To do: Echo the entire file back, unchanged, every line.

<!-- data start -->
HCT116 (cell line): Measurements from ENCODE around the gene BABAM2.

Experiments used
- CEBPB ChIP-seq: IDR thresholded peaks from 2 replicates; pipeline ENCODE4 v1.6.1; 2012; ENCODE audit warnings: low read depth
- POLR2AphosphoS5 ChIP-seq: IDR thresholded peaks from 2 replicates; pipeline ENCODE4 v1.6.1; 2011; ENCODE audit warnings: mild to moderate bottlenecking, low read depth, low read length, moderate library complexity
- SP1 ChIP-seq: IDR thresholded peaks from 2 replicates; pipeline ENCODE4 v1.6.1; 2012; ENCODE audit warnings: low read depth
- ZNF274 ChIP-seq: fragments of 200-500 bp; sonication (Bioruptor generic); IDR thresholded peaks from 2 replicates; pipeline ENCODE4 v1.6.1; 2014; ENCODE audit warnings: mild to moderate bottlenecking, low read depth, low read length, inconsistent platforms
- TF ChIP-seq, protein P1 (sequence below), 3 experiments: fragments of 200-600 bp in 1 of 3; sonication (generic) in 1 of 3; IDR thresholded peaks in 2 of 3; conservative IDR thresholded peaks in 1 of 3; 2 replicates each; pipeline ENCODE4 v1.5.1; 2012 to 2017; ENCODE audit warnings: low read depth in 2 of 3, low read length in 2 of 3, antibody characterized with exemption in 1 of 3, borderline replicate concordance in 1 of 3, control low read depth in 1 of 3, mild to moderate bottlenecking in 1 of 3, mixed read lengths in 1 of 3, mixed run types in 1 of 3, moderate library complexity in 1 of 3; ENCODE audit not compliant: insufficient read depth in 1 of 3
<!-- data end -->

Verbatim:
HCT116 (cell line): Measurements from ENCODE around the gene BABAM2.

Experiments used
- CEBPB ChIP-seq: IDR thresholded peaks from 2 replicates; pipeline ENCODE4 v1.6.1; 2012; ENCODE audit warnings: low read depth
- POLR2AphosphoS5 ChIP-seq: IDR thresholded peaks from 2 replicates; pipeline ENCODE4 v1.6.1; 2011; ENCODE audit warnings: mild to moderate bottlenecking, low read depth, low read length, moderate library complexity
- SP1 ChIP-seq: IDR thresholded peaks from 2 replicates; pipeline ENCODE4 v1.6.1; 2012; ENCODE audit warnings: low read depth
- ZNF274 ChIP-seq: fragments of 200-500 bp; sonication (Bioruptor generic); IDR thresholded peaks from 2 replicates; pipeline ENCODE4 v1.6.1; 2014; ENCODE audit warnings: mild to moderate bottlenecking, low read depth, low read length, inconsistent platforms
- TF ChIP-seq, protein P1 (sequence below), 3 experiments: fragments of 200-600 bp in 1 of 3; sonication (generic) in 1 of 3; IDR thresholded peaks in 2 of 3; conservative IDR thresholded peaks in 1 of 3; 2 replicates each; pipeline ENCODE4 v1.5.1; 2012 to 2017; ENCODE audit warnings: low read depth in 2 of 3, low read length in 2 of 3, antibody characterized with exemption in 1 of 3, borderline replicate concordance in 1 of 3, control low read depth in 1 of 3, mild to moderate bottlenecking in 1 of 3, mixed read lengths in 1 of 3, mixed run types in 1 of 3, moderate library complexity in 1 of 3; ENCODE audit not compliant: insufficient read depth in 1 of 3